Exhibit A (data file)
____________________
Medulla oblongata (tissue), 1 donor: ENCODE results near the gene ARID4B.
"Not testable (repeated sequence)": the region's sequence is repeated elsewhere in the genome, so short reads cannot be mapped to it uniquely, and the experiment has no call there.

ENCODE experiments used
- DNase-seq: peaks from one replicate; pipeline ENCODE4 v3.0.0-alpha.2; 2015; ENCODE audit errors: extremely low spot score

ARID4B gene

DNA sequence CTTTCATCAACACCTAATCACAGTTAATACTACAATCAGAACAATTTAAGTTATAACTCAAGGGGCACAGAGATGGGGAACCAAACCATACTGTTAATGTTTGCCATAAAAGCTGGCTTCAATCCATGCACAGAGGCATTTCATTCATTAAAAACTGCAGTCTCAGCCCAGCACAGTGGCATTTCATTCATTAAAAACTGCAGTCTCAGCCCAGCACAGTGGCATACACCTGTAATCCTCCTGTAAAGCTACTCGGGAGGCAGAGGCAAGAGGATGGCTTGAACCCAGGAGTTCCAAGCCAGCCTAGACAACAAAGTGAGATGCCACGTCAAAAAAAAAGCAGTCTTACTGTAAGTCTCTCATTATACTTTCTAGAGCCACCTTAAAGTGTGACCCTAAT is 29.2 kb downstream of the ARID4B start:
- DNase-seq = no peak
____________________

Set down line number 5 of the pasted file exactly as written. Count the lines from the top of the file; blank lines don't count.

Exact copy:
ARID4B gene